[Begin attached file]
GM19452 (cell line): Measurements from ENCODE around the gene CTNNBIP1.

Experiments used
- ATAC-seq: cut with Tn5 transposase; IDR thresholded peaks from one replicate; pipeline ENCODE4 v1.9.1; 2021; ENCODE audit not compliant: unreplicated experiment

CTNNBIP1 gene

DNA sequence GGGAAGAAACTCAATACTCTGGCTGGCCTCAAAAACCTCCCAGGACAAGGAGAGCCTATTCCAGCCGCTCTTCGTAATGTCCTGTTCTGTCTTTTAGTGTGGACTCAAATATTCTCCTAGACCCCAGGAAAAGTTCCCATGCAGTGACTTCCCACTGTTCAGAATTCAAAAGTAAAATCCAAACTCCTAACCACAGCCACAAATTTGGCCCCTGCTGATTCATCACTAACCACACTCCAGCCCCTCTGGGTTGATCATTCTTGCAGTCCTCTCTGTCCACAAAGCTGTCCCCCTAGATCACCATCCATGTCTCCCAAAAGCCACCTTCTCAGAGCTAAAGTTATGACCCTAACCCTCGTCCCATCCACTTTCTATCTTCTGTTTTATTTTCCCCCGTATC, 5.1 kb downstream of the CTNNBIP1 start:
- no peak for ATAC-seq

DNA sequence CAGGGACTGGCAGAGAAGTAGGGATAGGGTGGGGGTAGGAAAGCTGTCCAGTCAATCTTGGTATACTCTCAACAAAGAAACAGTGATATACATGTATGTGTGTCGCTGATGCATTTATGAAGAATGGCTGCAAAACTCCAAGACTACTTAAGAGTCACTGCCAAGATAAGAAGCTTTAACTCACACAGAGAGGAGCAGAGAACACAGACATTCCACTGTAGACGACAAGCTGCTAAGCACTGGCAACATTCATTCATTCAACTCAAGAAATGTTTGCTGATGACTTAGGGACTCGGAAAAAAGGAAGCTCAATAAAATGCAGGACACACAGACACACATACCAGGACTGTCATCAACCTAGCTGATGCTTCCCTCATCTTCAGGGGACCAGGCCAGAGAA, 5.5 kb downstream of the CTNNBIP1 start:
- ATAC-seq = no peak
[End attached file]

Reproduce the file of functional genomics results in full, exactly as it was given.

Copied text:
GM19452 (cell line): Measurements from ENCODE around the gene CTNNBIP1.

Experiments used
- ATAC-seq: cut with Tn5 transposase; IDR thresholded peaks from one replicate; pipeline ENCODE4 v1.9.1; 2021; ENCODE audit not compliant: unreplicated experiment

CTNNBIP1 gene

DNA sequence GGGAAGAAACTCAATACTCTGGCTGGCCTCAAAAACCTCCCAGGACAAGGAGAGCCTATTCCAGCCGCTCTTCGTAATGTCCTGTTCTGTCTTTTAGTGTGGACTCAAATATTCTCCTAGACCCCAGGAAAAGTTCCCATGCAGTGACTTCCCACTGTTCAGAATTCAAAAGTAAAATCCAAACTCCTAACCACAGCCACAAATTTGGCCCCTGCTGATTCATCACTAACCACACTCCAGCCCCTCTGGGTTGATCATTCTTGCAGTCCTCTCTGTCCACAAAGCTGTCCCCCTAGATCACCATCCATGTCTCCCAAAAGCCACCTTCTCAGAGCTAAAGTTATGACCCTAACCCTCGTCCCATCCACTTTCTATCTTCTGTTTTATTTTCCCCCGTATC, 5.1 kb downstream of the CTNNBIP1 start:
- no peak for ATAC-seq

DNA sequence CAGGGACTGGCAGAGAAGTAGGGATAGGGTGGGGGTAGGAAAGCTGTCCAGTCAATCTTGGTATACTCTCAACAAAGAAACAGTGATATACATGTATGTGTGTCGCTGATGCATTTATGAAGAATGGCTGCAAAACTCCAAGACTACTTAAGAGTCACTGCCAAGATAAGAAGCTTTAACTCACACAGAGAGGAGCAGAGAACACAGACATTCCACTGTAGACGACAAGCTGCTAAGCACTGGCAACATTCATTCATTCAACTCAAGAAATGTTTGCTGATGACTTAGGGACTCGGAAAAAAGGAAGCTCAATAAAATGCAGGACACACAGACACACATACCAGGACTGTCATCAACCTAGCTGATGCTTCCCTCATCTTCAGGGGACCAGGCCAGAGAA, 5.5 kb downstream of the CTNNBIP1 start:
- ATAC-seq = no peak